Federal agencies clamor for industry best practices to implement findings resulting from last year’s 30-day “Cybersecurity Sprint,” part of the administration’s broader effort to bolster federal cybersecurity. A new mandatory directive for all civilian government agencies, the Cybersecurity Strategy Implementation Plan (CSIP), provides a series of actions to further secure federal information systems.
To shore up cybersecurity and work toward ensuring network resiliency, the CSIP addresses issues through a number of points, including prioritized identification and protection of high-value assets (HVAs), timely detection and rapid response to incidents, rapid recovery from breaches, recruitment and retention of a highly qualified cyber workforce, and effective acquisition and deployment of technologies.
However, the CSIP does not address other issues, such as how agencies should continuously measure, monitor and increase network resilience; how knowledge of network infrastructure increases the odds of a successful CSIP implementation; and how cyber incident training increases digital resilience.

Protecting high value information assets
The CSIP provides a clear definition of the HVAs that should be identified, prioritized and protected, and because of the dynamic nature of cybersecurity risks, recommends the efforts to safeguard that data be an ongoing activity. But it doesn’t pose a key question that agency officials must ask themselves: Do we need this data? In some cases, the answer is no. Agencies should eliminate unneeded data rather than spend resources protecting it. The nonessential data can be consolidated and isolated, with agencies continuously verifying that the data segmentation is implemented as intended.

Know your network terrain
Under the CSIP, it’s not enough to identify HVAs—the document also requires identification and knowledge of the agency’s network terrain. An agency’s HVAs probably will have hundreds of thousands of endpoints and vulnerabilities, which means agencies should create checklists to understand detailed impacts of cyber incidents on the assets, and ensure appropriate cybersecurity protections are in place. Checklist questions could include: Where are the vulnerable hosts? Is the network configured for security? What if defenses fail? And how resilient is my network? Answers will determine how prepared teams are to handle a cyberthreat.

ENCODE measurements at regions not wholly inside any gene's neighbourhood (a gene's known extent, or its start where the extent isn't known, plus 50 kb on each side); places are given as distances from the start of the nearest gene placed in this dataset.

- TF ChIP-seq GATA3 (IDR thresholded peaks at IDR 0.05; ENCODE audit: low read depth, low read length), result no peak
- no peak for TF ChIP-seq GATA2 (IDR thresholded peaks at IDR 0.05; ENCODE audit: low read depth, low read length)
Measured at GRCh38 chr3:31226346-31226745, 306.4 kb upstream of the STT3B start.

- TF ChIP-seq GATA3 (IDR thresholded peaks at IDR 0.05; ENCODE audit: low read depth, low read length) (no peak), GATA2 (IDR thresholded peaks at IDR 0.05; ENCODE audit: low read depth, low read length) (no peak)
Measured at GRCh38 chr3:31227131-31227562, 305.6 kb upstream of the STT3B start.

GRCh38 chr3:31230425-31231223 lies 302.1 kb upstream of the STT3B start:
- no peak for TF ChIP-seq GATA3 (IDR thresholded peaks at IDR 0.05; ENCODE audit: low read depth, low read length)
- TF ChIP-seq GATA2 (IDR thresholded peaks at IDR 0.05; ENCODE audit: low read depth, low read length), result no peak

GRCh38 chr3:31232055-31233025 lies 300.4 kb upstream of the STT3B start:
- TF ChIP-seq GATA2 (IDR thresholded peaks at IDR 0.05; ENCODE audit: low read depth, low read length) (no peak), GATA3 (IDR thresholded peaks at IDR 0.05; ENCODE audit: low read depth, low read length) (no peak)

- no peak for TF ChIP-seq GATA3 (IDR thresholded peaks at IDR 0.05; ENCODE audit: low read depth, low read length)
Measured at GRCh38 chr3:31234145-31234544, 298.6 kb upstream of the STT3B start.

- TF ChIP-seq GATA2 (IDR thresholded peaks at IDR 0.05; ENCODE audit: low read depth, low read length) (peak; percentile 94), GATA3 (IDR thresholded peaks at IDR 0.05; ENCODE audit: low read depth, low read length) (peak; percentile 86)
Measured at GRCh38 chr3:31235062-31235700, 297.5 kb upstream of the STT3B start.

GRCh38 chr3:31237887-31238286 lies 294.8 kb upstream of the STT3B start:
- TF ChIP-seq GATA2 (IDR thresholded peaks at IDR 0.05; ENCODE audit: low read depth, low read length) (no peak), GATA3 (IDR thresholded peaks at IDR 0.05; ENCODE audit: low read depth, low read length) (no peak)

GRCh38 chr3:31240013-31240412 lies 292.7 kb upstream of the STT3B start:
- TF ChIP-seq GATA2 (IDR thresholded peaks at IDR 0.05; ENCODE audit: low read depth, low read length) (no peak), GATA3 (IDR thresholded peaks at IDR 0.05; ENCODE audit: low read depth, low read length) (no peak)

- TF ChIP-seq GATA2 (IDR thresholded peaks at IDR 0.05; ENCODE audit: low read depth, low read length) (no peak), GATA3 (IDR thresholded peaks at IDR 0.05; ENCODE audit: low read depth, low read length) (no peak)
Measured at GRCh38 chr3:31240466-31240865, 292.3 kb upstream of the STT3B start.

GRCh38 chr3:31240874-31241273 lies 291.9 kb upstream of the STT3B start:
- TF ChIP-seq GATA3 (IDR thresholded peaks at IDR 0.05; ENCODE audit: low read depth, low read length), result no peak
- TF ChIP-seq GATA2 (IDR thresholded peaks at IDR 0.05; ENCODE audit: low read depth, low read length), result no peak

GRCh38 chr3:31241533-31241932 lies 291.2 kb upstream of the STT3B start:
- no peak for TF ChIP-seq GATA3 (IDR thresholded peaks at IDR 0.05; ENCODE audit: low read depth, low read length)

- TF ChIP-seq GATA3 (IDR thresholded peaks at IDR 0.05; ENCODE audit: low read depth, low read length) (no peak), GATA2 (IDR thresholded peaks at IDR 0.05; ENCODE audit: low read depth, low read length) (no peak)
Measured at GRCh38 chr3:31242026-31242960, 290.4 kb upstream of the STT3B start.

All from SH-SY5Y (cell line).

The only way to effectively address these questions and really understand a network is to create a model and war game it, which can identify perimeter weaknesses; verify assets are segmented and protected; show where intruders can gain access; and pinpoint how to cut them off. Simulated model approaches help cybersecurity teams understand their entire, as-built network, including cloud and virtual networks, and achieve digital resilience to fight cybersecurity attacks.

Train and practice
The need to practice, and then practice again, rings true within cybersecurity as with other industries, from the rigorous training for firefighters to specialized professional athletes. Practice sessions must develop proficiency and specific skill sets necessary for success. Proper training and practice will not happen without management support, which means agencies must allocate time and resources and provide training and education to retain a qualified workforce.
Overall, to achieve network resilience and make rapid response capabilities a part of a CSIP-approved cyber plan, agencies must identify the HVAs worth keeping, model networks to put those assets into context, use standardized metrics to track resiliency and set up continuous training schedules.

For more on this subject, listen to our RedSeal webinar, “Is Your Agency Ready for CSIP?”